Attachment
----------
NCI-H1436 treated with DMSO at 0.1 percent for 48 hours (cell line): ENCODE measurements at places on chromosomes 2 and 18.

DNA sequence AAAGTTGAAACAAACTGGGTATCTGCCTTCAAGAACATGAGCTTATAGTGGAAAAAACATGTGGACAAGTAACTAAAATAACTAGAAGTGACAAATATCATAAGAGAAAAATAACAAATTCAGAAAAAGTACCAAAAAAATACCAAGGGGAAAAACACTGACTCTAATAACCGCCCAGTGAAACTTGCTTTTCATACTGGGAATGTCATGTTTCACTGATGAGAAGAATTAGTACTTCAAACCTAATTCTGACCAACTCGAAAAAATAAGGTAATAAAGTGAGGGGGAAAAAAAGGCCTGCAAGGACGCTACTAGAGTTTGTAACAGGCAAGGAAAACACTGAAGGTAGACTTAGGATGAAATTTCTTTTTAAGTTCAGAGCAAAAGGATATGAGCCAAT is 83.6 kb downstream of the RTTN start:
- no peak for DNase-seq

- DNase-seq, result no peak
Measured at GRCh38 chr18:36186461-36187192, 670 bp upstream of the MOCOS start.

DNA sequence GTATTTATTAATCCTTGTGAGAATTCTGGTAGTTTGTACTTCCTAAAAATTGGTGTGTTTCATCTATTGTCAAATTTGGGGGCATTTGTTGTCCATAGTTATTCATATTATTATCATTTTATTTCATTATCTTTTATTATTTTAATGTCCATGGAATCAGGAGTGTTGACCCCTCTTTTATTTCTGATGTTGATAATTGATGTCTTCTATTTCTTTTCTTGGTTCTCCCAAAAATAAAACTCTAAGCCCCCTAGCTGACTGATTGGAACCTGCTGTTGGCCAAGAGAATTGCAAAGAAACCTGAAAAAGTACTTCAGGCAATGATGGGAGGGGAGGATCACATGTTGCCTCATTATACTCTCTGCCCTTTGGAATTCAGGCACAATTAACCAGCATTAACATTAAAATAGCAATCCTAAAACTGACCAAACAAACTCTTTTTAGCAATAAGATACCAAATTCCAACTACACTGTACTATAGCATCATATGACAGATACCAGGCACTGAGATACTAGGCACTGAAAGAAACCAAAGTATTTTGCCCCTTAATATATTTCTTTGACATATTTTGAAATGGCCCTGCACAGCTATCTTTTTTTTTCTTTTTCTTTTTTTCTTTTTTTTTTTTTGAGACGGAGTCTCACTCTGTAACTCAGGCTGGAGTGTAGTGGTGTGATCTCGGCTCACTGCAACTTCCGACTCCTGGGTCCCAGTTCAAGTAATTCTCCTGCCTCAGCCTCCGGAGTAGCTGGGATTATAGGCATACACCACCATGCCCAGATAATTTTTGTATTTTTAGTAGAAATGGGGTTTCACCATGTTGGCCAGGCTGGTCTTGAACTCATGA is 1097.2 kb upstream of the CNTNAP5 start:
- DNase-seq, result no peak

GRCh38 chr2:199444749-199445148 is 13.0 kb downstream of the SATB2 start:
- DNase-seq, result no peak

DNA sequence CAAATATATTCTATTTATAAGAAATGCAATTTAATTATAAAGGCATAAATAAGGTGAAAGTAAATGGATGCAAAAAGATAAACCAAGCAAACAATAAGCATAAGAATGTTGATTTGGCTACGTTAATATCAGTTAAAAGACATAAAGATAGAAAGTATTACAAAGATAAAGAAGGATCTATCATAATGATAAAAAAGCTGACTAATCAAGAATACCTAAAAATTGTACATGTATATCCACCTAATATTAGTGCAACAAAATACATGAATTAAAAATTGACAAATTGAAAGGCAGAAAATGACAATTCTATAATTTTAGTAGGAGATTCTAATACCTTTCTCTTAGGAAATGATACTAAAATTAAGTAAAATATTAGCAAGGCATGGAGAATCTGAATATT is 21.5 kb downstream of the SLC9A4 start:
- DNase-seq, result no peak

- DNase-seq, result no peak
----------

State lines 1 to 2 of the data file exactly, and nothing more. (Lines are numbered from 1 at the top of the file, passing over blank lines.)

NCI-H1436 treated with DMSO at 0.1 percent for 48 hours (cell line): ENCODE measurements at places on chromosomes 2 and 18.

DNA sequence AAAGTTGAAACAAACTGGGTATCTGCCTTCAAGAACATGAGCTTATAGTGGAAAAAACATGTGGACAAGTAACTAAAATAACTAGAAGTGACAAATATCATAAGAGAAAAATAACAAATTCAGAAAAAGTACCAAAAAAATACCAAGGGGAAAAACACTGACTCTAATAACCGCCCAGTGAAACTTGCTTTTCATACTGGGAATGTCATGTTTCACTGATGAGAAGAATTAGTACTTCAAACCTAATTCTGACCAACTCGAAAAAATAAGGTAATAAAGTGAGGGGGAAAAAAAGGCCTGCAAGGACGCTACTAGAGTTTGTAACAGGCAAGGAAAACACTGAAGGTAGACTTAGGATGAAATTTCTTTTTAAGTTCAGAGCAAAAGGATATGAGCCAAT is 83.6 kb downstream of the RTTN start: